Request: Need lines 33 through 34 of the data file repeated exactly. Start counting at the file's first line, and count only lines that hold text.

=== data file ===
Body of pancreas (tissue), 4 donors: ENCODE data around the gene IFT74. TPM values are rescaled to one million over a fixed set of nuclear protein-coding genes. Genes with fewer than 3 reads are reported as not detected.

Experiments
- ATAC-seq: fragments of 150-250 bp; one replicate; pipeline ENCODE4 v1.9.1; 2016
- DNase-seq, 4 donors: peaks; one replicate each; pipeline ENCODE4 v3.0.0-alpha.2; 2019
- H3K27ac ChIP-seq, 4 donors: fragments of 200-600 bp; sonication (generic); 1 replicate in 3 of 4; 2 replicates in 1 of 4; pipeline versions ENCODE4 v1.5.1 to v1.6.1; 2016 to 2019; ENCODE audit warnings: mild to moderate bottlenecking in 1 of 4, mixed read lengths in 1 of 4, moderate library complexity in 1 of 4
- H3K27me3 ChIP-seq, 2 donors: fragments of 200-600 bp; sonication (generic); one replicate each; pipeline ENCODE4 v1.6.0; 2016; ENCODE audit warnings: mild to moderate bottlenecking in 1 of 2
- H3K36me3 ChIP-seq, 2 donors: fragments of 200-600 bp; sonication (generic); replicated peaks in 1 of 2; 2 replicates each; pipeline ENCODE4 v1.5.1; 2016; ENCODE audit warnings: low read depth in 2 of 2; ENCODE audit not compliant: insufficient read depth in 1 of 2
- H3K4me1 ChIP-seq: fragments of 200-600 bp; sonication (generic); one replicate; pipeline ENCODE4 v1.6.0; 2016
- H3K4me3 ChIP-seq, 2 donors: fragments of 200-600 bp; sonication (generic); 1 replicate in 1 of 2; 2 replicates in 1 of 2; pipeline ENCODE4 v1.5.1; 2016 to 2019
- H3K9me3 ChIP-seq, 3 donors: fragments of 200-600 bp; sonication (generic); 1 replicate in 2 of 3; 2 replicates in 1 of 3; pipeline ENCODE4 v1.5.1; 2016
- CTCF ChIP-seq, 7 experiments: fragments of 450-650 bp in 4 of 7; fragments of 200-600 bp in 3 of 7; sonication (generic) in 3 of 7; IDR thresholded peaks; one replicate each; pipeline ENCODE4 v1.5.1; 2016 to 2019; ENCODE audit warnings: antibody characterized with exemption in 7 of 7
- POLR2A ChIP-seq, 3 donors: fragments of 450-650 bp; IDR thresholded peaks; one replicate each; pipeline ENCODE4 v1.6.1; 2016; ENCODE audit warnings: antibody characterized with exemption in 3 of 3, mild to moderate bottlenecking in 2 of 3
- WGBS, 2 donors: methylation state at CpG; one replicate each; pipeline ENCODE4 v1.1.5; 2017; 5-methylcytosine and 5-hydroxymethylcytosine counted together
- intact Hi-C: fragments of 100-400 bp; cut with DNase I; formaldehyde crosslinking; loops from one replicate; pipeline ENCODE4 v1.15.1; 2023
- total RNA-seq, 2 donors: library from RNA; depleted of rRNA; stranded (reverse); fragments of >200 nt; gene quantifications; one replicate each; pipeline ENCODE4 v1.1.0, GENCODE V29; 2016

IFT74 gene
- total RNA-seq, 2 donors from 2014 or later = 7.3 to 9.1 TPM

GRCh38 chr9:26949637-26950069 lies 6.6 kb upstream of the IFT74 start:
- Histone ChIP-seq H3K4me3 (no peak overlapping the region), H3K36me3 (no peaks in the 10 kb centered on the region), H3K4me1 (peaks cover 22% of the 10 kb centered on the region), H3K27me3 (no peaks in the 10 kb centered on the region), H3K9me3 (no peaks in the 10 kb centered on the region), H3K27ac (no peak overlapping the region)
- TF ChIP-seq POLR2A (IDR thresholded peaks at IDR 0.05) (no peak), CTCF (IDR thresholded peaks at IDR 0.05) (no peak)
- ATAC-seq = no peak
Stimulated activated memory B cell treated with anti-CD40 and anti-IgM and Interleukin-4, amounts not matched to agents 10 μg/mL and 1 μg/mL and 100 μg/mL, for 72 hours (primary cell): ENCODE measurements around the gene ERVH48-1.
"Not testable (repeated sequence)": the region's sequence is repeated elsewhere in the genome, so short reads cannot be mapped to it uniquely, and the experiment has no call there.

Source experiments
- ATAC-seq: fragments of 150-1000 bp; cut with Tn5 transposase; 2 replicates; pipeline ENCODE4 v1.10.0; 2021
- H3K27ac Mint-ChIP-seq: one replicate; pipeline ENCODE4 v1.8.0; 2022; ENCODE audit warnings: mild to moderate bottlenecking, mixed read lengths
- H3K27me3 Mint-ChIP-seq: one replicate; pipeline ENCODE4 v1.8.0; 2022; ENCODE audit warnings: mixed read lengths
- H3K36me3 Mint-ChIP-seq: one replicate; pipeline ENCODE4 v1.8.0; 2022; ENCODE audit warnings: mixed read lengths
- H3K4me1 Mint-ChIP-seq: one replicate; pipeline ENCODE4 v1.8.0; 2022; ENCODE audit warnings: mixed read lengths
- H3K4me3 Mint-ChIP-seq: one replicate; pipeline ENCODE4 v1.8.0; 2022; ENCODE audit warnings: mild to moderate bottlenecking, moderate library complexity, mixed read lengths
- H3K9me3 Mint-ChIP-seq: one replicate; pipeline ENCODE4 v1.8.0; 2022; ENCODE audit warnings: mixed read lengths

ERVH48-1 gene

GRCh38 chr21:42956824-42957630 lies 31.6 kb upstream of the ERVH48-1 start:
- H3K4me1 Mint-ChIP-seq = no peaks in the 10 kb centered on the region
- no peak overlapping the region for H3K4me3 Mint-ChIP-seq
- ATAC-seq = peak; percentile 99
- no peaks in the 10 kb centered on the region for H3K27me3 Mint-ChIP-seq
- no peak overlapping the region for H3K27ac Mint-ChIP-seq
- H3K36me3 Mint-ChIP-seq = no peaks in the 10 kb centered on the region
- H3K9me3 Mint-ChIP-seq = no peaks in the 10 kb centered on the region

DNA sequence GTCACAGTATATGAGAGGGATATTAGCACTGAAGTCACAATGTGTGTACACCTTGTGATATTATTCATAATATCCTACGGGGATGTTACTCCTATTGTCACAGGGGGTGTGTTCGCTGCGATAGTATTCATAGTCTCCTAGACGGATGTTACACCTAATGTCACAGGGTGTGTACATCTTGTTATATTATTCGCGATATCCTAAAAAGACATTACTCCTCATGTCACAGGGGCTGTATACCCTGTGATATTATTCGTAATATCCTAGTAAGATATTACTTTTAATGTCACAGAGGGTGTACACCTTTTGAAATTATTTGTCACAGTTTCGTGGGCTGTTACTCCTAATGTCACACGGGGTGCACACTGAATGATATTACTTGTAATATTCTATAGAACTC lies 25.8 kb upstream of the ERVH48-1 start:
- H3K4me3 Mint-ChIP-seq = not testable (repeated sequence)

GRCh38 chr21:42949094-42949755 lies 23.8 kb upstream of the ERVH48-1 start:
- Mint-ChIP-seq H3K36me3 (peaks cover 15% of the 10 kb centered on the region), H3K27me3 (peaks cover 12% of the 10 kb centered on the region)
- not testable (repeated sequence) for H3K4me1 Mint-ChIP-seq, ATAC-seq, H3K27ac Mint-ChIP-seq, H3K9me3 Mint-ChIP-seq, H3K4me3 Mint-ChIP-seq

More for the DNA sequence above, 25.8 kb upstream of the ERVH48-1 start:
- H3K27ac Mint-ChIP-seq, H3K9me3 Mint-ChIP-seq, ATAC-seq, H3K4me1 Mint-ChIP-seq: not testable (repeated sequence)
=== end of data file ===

GRCh38 chr21:42956824-42957630 lies 31.6 kb upstream of the ERVH48-1 start:
- H3K4me1 Mint-ChIP-seq = no peaks in the 10 kb centered on the region